Recommendation 5: Document Tool Center Points and Encoder Counts
Having a document with both Tool Center Point Values (TCP) and Encoder Counts can save you time depending on the robot issue.
Where to Find this Information:
Encoder Counts can be found under: System Variables ► $DMR_GRP ► DMR_GRP_T ► MASTER_COUNT
Tool Center Point Values can be found under: Menus ► Setup ► Type ► Frames ► Other ► Tool Center Point.
The original paperwork provided by the manufacturer when you purchased the robot is another possible source. If this information is unavailable, create a document like the one above to reduce your recovery time by 50%. If you need to perform master or TCP setup, find an experienced robot programmer or maintenance technician and they should be able to manually re-enter this information in minutes.
There are times when encoder values can be re-entered instead of having to perform any remastering. This will save time since improper alignment during remastering may affect positions in the program.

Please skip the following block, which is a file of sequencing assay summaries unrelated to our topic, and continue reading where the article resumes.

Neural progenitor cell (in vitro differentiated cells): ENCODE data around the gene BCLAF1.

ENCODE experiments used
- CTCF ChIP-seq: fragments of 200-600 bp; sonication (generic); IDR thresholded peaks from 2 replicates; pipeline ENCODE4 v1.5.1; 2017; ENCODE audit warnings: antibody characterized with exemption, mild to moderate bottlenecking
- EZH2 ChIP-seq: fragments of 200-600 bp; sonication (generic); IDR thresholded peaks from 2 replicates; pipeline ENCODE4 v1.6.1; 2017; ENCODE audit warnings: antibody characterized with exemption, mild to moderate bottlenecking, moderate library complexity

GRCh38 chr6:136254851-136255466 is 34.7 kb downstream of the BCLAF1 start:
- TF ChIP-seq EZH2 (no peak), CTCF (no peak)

Preparing the Next Generation of Maintenance Leaders and Engineers
ICR offers training to properly prepare our students on all of these methods. Proper and efficient robot recovery is critical to greatly reduce the amount of downtime when a component failure occurs.
Are you properly prepared for the next major robot downtime event? If not we can help!
About the Author
Andrew Valentine has developed training techniques curriculum on and copyrighted over 25 courses on PLC’s, robotics, and welding – including body shop, paint and final assembly applications. He graduated with a Bachelor of Science degree in Robotics in 1986. Andrew was a service and installation engineer at Fanuc NA from 1988-92. In 1996 Andrew and his wife Amy Valentine founded Valentine Robotics. Valentine Robotics trained over 8000 people from 1996-2009.
The curriculum Andrew originally developed has now trained over 20,000 students. Andrew sold Valentine Robotics in 2009 and has since partnered with companies to continue offering high quality robotics, controls, and welding technology courses using newly developed materials and methods. His goal being to help manufacturers prepare the next generation to operate and maintain automated systems and technologies.